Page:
Lumbini Monastic Site is a complex housing various temples and monasteries maintained to give insights into the life of Gautama Buddha, to help understand the importance of Buddhism, its propagation, evolution and the system of belief that acts as a common string to help maintain harmonious associations between several countries. The region is completely free from commercialisation and has no shops or hotels and restaurants. The Monastic Site is divided into two sections by a water canal which is often used by tourists to explore on motor boats. The eastward section is called the East Monastic Zone, where Theravada Buddhism is prevalent, and the westward zone is called the West Monastic Zone, where Vajrayana and Mahayana are predominant. Once inside, one is only in touch with the culture, traditions and the history of Buddhism.
East Monastic Zone
The East Monastic Zone has monasteries where Theravada Buddhism is specifically practised. This zone has The Royal Thai Monastery, Cambodian Temple, International Gautami Nun's Temple, the Myanmar Golden Temple, Sri Lankan Monastery, Dhamma Janani Vipassana Monastery, Nepal Theravada Buddha Vihar Mahabodhi Society of India and the Canadian Engaged Buddhism Association. Theravada Buddhism is followed devotedly in regions like Thailand, Cambodia, Sri Lanka, Burma and Laos. It is, therefore, also called Southern Buddhism.
The temples in this zone function as per the principles of the senior Buddhist monks. These principles have helped maintain the true essence of Buddhism and keep it as close as possible to the genuine techniques taught by Gautama Buddha. It is one of the ways to live life in complete harmony with other living things on the planet. Up until now, they have helped devotees understand the reality behind the teachings and provided a way of attaining self-liberation by dedicating their lives to a long-term monastic way of living and genuine meditation practices.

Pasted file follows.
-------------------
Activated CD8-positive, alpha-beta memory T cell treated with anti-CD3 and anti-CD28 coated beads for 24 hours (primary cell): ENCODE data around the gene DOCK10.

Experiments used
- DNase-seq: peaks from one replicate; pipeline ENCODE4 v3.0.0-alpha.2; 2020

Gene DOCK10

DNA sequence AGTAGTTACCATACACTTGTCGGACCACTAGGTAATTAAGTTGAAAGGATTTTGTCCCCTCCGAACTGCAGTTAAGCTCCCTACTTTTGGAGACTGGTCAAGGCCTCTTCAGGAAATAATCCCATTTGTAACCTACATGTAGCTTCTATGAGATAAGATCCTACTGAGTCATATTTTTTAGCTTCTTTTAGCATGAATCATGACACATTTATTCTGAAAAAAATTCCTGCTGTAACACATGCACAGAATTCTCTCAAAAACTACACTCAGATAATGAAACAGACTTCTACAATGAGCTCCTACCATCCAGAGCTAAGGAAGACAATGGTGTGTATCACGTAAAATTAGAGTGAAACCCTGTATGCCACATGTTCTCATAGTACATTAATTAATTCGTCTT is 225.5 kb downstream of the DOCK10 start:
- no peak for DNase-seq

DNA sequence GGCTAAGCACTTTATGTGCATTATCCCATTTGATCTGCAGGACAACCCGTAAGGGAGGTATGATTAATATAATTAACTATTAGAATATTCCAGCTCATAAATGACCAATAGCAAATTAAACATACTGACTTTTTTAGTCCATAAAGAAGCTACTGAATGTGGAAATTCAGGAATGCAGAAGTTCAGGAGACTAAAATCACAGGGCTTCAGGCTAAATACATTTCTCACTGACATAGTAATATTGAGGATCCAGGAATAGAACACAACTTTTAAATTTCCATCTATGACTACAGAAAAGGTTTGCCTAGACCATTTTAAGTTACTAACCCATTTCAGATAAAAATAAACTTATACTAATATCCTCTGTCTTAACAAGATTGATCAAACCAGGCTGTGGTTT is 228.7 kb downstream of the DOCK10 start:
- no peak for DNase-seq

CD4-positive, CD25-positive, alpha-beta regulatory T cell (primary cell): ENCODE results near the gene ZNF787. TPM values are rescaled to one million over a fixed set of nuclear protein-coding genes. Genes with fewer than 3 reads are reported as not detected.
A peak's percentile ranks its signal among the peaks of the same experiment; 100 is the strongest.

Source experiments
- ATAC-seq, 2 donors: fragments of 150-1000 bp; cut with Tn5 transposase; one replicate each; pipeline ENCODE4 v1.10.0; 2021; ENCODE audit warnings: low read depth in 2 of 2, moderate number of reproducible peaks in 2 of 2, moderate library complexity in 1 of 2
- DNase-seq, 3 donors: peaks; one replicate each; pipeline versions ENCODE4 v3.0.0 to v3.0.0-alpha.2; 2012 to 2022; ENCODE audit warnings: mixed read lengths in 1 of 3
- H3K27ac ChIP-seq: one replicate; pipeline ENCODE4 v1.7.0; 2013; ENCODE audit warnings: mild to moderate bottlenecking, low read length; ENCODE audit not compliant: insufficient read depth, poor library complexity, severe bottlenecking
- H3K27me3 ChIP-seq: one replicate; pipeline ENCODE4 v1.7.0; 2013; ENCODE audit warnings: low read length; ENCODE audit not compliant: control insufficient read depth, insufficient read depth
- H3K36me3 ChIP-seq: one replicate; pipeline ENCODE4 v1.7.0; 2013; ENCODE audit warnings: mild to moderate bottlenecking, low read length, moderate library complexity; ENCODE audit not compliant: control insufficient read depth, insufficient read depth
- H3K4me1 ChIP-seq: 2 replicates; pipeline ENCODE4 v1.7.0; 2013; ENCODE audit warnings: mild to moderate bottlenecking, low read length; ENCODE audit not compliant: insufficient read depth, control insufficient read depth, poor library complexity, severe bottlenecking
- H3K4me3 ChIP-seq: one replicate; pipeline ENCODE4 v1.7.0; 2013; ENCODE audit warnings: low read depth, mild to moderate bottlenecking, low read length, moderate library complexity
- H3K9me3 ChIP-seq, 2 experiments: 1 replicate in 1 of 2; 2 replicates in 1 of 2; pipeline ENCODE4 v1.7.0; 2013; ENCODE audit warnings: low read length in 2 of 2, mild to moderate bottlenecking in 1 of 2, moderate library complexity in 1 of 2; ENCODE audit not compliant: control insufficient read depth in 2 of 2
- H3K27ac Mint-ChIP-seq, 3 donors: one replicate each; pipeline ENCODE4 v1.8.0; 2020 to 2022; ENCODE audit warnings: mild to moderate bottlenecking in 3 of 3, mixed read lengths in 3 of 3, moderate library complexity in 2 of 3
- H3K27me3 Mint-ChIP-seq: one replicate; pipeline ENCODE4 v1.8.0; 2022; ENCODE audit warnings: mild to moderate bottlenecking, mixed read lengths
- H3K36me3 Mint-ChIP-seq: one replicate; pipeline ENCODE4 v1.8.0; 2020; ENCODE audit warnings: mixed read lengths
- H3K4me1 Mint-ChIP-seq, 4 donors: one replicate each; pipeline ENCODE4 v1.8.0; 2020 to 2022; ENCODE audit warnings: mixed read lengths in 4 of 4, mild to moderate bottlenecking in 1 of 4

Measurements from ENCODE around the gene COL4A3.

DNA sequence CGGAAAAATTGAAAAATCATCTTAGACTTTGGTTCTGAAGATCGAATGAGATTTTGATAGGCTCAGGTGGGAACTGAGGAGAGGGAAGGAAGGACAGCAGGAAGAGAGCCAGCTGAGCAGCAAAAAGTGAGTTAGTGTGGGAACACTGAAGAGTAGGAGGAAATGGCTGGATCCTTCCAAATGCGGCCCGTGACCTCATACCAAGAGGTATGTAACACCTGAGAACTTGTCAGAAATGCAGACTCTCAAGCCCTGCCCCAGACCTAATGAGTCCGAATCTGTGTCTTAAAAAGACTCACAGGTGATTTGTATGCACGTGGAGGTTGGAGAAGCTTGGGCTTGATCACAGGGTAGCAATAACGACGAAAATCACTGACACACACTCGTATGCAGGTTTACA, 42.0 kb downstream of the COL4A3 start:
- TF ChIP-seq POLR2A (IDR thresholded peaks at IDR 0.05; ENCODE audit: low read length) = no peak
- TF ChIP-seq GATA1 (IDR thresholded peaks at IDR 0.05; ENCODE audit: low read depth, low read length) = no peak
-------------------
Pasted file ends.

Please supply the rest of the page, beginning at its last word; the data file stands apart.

West Monastic Zone
This zone houses fourteen Mahayana Monasteries and two Vipassana meditation centres. These are The Great Lotus Stupa, Japanese, Chinese, Geden International, Vietnam Phat Quoc Tu, Dae Sung Shakya, Karma Samtenling, Drubgyud Chhoeling, Ka-Nying Shedrup Monasteries, the Manang Samaj Stupa, The World Linh Son Buddhist Congregation, Drigung Kagyud meditation centre, French Buddhist Association, Urgen Dorjee Chholing Centre, Zarong Tgupten Mendol Dogna Chholing and the United Tungaram Buddhist Foundation. These temples function according to the Mahayana and Vajrayana practices.
Vajrayana includes traditions of Tantra and Mantra in Buddhism. The name is derived from a mythical weapon, Vajra, and revolves around rituals and practices using Mudras, Dharanis, Mandalas and Mantras. These practices were propagated by Mahasiddhas who wandered about in groups. They completely amended the methods of Buddhism, lived in forests, meditated mostly on burial grounds and participated in activities that were forbidden in the original form of Buddhism. Vajrayana is considered one of three paths that lead to enlightenment.
The Mahayana Temples present in the zone are devoted to the classification & traditions of Buddhism and its philosophies. It refers to the path of the Bodhisattva where one seeks enlightenment that doesn't just benefit them but also all the living beings. Those who have attained this stage are called Samyaksambuddha who are believed to have the ability to teach the technique and help others attain enlightenment in one lifetime. One would notice the difference between all the practices, but its historical presence has made it religiously important over the years. The off-beat travellers, who wish to explore different forms of the same spiritual belief system, must visit the temples.
Most of the festivals and important events are celebrated between September and December every year, making it the best time to visit the Lumbini Monastic Site.
Those looking to book accommodation can find decent hotels in Lumbini Village.